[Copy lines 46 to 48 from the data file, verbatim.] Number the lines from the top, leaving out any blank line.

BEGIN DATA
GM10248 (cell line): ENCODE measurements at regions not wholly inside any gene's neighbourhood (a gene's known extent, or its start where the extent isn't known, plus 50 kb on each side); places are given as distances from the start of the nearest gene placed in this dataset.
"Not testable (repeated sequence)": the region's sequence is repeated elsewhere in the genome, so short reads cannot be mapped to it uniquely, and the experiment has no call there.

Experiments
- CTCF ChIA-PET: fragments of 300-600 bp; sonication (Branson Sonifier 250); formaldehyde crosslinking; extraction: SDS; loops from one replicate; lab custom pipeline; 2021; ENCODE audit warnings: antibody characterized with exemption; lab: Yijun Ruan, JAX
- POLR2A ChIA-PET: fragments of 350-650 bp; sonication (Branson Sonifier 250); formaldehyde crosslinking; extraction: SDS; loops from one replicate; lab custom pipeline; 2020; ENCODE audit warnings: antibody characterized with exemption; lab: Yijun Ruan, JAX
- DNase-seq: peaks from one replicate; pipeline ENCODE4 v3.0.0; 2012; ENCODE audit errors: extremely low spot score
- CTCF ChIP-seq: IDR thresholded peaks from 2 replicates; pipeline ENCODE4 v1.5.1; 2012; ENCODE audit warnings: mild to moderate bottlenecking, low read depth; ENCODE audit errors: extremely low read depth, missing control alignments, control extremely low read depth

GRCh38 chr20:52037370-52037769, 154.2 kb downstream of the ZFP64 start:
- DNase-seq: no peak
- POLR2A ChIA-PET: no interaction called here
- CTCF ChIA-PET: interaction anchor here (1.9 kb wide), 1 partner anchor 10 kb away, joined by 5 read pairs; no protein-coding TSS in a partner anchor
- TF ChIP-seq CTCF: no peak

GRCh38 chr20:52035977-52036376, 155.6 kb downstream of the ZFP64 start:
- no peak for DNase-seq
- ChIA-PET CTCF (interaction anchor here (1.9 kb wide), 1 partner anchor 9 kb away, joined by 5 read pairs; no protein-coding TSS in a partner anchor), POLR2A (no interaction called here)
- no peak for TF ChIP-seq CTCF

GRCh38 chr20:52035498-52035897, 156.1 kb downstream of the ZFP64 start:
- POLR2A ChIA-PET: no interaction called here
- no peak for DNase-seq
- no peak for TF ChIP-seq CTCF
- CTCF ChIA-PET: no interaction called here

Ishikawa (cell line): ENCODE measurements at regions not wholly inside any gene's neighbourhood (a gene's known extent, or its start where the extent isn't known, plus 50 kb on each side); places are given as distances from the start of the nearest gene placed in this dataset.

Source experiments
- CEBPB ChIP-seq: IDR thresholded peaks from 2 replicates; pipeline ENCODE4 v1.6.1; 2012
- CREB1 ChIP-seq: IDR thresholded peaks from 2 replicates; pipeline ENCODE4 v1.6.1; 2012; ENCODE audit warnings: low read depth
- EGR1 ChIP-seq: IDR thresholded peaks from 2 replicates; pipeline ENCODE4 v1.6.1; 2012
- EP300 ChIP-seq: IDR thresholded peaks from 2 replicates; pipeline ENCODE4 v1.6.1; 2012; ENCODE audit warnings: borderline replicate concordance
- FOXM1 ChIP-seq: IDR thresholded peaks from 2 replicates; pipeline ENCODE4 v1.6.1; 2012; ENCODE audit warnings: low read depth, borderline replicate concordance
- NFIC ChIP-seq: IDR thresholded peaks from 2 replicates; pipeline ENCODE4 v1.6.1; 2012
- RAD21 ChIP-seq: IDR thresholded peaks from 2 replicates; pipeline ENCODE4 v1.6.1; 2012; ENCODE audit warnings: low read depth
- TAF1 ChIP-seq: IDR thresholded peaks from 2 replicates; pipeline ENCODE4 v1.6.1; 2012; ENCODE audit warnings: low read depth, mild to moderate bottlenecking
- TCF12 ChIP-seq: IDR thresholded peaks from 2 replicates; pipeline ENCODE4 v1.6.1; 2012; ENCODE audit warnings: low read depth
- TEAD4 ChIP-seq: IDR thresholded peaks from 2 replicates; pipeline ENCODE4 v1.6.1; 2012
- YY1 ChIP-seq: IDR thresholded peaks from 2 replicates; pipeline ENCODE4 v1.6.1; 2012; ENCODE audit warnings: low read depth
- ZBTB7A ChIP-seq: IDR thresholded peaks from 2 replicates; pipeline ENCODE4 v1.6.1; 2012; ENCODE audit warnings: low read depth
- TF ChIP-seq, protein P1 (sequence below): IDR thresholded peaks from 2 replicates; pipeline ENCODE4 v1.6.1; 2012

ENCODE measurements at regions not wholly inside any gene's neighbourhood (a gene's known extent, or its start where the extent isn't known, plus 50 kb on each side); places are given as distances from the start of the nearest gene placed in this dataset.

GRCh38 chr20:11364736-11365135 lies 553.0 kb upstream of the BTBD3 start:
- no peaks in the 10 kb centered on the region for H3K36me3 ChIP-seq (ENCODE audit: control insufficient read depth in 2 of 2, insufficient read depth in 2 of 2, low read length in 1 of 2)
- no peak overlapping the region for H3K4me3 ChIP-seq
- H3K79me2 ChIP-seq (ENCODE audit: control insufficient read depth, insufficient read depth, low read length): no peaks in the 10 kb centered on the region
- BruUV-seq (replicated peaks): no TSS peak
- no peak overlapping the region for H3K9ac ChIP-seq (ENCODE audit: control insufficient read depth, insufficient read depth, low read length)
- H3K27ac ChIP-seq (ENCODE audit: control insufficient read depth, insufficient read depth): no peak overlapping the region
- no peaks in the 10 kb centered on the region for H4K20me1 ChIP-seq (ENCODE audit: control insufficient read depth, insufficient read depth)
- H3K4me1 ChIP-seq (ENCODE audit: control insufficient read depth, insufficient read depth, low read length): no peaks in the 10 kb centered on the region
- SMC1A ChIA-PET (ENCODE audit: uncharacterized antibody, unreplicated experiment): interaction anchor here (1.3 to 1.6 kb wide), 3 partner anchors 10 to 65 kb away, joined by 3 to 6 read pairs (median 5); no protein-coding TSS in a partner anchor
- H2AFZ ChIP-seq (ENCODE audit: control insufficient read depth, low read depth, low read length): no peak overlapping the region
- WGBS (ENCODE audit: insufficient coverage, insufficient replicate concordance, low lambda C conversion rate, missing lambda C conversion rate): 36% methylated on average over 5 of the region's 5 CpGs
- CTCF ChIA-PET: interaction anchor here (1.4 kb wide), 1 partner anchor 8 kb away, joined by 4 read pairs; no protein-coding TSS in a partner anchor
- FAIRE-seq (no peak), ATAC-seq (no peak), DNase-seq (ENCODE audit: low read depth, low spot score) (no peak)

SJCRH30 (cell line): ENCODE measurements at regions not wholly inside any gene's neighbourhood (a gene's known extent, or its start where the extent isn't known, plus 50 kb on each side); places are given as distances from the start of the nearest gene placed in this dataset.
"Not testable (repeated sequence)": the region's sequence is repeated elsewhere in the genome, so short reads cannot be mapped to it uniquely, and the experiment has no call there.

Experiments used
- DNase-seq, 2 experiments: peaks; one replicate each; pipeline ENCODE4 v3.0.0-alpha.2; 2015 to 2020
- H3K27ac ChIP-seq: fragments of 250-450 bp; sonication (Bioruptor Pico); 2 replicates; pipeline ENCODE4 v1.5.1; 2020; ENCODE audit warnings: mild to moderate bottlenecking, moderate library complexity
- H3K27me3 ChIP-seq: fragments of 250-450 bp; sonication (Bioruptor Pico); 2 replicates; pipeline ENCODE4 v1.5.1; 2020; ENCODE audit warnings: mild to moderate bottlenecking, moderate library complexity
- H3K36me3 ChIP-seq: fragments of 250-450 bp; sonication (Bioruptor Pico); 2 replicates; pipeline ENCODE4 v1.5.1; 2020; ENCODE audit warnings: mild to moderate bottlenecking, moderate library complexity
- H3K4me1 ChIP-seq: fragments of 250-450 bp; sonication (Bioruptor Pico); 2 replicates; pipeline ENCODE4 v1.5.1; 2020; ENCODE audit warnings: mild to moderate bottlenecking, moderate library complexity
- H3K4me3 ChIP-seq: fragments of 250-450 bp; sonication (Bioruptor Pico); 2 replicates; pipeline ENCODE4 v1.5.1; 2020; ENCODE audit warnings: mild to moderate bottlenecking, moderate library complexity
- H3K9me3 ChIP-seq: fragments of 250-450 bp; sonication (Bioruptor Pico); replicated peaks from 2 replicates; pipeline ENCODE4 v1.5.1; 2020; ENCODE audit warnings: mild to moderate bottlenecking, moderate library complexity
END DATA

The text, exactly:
- H3K4me1 ChIP-seq (ENCODE audit: control insufficient read depth, insufficient read depth, low read length): no peaks in the 10 kb centered on the region
- SMC1A ChIA-PET (ENCODE audit: uncharacterized antibody, unreplicated experiment): interaction anchor here (1.3 to 1.6 kb wide), 3 partner anchors 10 to 65 kb away, joined by 3 to 6 read pairs (median 5); no protein-coding TSS in a partner anchor
- H2AFZ ChIP-seq (ENCODE audit: control insufficient read depth, low read depth, low read length): no peak overlapping the region